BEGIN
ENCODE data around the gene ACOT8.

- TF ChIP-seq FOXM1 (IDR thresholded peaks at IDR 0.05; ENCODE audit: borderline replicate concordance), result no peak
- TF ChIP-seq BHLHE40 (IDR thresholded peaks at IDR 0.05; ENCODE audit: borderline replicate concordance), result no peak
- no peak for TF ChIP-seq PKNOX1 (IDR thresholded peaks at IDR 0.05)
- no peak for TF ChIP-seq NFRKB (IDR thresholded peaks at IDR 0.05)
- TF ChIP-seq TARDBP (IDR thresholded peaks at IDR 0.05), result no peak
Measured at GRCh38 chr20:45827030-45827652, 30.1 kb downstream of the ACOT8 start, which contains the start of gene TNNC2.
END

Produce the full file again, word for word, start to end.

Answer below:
ENCODE data around the gene ACOT8.

- TF ChIP-seq FOXM1 (IDR thresholded peaks at IDR 0.05; ENCODE audit: borderline replicate concordance), result no peak
- TF ChIP-seq BHLHE40 (IDR thresholded peaks at IDR 0.05; ENCODE audit: borderline replicate concordance), result no peak
- no peak for TF ChIP-seq PKNOX1 (IDR thresholded peaks at IDR 0.05)
- no peak for TF ChIP-seq NFRKB (IDR thresholded peaks at IDR 0.05)
- TF ChIP-seq TARDBP (IDR thresholded peaks at IDR 0.05), result no peak
Measured at GRCh38 chr20:45827030-45827652, 30.1 kb downstream of the ACOT8 start, which contains the start of gene TNNC2.